We’re back with another whole week of new episodes of Star Vs. The Forces of Evil, so join us for our review of season three, episode nine of the Disney XD cartoon!
We start with “Princess Turdina,” in which Star, Ponyhead, and Marco make a return to St. Olga’s Reform School for Wayward Princesses. Marco is once again dressed as Princess Marco Turdina, the persona he used to sneak into the school with Star and free Ponyhead in season two.
After she incited a rebellion in the oppressive school, the princesses at St. Olga’s idolize Princess Turdina, making her the face of the revolution. As such, they want to gift Marco with an honorary degree from the new and improved St. Olga’s. Marco is unsure of this, since the girls at St. Olga’s don’t know the Princess Turdina persona isn’t real, and feels he should come out with the truth.
The girls show them how they’ve changed the school to be a non-stop party, and Marco thinks they could benefit from some structure and rules. But, this ideal is quickly thrown out the window as Marco is shown the “hall of Turdina,” a hall adorned with Turdina’s posters and merchandise, and he is swept up in the fame. Marco becomes a crowd-pleaser, further descending into the chaos of the school as they unveil a huge statue of Princes Turdina.
All the while, Star is urging Marco to come out with the truth, but he continues to let the fame get to his head, claiming he doesn’t want to break the girls’ spirits by revealing he’s not actually a princess. Unfortunately, during the degree ceremony, Miss Heinous suddenly shows up to expose Princess Turdina. Marco drops the facade and Miss Heinous offer her guidance to the chaotic princesses once more.
But, the princesses don’t give in, even when their idol is shown to be a fraud. Because, to them, Princess Turdina is a state of mind. The princesses drive Miss Heinous back from whence she came and celebrate their freedom once more.
Now, this episode wasn’t perfect. There’s plenty of great messages and lessons to be had, but they get a bit jumbled since the story jumps between them constantly. Furthermore, the moral high ground gets passed around so often that it’s hard to tell who’s wrong and who’s right in the moment. Regardless, everyone still learns their lesson – Marco learns to stay true to himself, the Princesses learn to think for themselves, and Heinous learns she cannot win back the favor of her students with negativity.
And speaking of Heinous, she is still determined to capture Marco and drain him of his youthful energy, setting up a future encounter.
In Monday’s second episode, “Starfari,” we find Star trying to make a difference around Mewni. She is continuing to her journey to be the best princess she can by attempting to get monsters treated as equals instead of, well, monsters.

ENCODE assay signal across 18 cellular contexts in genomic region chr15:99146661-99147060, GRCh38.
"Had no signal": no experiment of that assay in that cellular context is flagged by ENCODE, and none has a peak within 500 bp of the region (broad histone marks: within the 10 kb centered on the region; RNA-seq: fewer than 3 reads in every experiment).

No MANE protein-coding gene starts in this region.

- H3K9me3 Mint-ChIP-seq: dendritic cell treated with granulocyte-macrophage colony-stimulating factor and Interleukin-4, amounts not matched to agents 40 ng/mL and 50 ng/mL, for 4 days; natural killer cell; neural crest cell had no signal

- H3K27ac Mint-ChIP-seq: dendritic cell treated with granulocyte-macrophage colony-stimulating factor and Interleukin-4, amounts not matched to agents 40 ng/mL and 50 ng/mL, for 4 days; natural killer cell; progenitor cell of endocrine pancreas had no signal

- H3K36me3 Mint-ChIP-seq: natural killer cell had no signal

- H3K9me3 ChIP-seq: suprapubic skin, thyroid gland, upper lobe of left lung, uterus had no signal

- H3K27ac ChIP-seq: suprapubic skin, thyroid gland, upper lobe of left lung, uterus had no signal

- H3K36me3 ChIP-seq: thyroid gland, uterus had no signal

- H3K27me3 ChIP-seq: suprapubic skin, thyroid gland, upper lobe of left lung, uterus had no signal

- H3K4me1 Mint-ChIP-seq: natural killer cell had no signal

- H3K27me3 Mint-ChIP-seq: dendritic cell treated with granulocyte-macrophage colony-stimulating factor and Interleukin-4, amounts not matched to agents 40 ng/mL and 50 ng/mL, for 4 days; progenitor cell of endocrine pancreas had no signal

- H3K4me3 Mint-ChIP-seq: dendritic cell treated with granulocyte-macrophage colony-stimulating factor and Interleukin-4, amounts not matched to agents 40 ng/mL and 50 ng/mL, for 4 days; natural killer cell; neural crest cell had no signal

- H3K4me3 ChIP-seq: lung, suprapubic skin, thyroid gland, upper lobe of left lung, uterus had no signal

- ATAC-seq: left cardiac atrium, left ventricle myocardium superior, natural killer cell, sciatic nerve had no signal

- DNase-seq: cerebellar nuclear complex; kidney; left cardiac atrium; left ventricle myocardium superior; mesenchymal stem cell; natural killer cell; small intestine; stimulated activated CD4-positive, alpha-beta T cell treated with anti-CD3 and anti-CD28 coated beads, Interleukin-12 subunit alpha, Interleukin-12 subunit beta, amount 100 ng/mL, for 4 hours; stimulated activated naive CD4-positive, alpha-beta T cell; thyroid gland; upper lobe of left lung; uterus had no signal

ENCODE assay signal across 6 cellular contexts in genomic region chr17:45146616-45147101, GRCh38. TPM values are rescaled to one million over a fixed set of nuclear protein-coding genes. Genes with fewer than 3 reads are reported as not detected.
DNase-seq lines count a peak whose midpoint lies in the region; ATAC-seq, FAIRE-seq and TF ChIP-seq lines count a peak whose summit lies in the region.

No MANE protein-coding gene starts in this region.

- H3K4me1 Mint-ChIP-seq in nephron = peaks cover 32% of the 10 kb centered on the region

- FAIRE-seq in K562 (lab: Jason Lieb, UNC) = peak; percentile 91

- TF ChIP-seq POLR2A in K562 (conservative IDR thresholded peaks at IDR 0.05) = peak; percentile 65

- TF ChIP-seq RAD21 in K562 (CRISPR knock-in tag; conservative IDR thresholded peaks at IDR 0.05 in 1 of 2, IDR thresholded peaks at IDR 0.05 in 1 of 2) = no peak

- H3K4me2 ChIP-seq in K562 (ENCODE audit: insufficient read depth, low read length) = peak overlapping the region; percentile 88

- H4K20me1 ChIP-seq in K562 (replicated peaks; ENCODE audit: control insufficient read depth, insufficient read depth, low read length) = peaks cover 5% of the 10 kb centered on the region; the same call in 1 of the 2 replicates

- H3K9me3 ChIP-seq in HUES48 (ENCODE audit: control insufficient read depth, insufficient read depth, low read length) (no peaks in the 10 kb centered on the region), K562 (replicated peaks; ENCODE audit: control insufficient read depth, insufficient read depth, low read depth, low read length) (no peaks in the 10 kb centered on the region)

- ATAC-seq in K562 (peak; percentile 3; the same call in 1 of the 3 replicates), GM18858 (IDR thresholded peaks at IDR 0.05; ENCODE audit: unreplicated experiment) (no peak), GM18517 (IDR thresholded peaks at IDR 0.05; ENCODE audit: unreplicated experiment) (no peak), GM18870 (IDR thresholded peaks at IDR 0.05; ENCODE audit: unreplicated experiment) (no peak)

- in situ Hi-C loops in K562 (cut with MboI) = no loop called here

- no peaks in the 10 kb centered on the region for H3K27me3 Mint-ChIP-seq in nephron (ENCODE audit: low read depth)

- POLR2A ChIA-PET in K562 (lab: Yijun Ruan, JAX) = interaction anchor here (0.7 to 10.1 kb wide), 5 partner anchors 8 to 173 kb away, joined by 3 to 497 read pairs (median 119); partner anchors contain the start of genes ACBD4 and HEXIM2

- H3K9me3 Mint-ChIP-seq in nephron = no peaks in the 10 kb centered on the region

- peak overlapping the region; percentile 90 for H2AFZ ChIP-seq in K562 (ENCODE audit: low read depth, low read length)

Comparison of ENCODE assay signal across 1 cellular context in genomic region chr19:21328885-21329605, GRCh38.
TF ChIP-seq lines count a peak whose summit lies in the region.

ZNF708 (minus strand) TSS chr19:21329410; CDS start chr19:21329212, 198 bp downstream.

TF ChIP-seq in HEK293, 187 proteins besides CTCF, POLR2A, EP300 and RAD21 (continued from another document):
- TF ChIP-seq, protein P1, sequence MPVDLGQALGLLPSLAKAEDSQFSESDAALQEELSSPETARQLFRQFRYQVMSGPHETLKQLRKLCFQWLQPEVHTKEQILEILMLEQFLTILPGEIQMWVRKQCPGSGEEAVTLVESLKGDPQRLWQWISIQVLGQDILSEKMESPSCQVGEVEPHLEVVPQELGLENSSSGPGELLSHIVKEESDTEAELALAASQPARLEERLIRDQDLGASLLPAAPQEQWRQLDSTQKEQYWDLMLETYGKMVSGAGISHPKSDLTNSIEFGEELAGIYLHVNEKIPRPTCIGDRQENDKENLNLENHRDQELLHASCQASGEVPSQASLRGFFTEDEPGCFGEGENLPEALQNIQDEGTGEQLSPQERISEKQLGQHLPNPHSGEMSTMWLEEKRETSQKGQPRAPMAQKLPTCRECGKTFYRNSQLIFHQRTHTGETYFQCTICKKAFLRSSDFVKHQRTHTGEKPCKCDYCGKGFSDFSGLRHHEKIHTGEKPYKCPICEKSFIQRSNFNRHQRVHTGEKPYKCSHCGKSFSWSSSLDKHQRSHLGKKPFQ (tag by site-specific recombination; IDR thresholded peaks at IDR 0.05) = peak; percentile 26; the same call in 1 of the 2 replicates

After witnessing a monster get kicked out of a marketplace for simply being a monster, Star sets out to find exactly why monsters are treated unfairly. As Queen Moon is preparing for Eclipsa’s trial, she hear’s footsteps, Star is approaching. Sure enough, her daughter kicks the door down (as she always does) and enters with a presentation questioning why the monsters of Mewni are treated unfairly.
This isn’t a new concept for Star or the show itself. In “Mewnipendance Day,” Star began to question the glorified history of her ancestors. Over the course of season two, she began to develop a friendship with Buff Frog. She’s even been given the title of “rebel princess” by monsters who admire her ideals. Suffice to say, she wants things to change, or at least know why they are so unfair to begin with.
Star questions everything about the separation of monsters from mewmans and why the likes of Lizards are considered monsters, but not allies like the Ponyhead kingdom or members of the magical council. These are all valid questions, ones that her mother doesn’t seem to have the time or knowledge to answer, so she sends Star off to confer with the royal monster expert, Dr. Jelly Goodwell.
After a few mishaps, including stepping into the office of the royal muenster expert, Star meets this Dr. Goodwell. The royal monster expert is, surprisingly happy to see her. After hearing that Star wants monsters to be respected, Dr. Goodwell proclaims Star is the kind of princess she has been waiting for. Goodwell has seen the discrimination towards monster and wants to change it, so invites Star to witness the results of her “research.” Star happily agrees.
Unfortunately Goodwell’s perspective on monsters, and her desire for them to be respected, is not quite what it seems. As her safari outfit implies, she treats monsters more like animals, creatures to be studied like exhibits in a zoo. In fact, she tries to “reserve their habitat” by blowing up the dam and isolating the monsters’ village with water. Star works together with the monsters, and eventually Dr. Goodwell (who seemingly realizes the error of her ways), to quickly build a new dam and protect the village.
In the end, Dr. Goodwell seems to have recognized her mistakes, and decides to “live like a monster,” before shedding her clothes and acting like a wild animal. Turns out she kind of missed the point of it all, but there is a silver lining; Star takes Goodwell’s “Monster Expert” badge and pins it on Buff Frog, giving him a new job and setting up some interesting mewman/monster politics to come.
Overall, we have another strong episode, one that tackles the concept of prejudice coming in many forms. Despite Goodwell’s character continuing to misunderstand monsters, there is hope that the world of Mewni can change for the better, as evidenced by Star’s relationship with Buff Frog, and the latter’s new job.
Stay tuned for our reviews of upcoming Star episodes!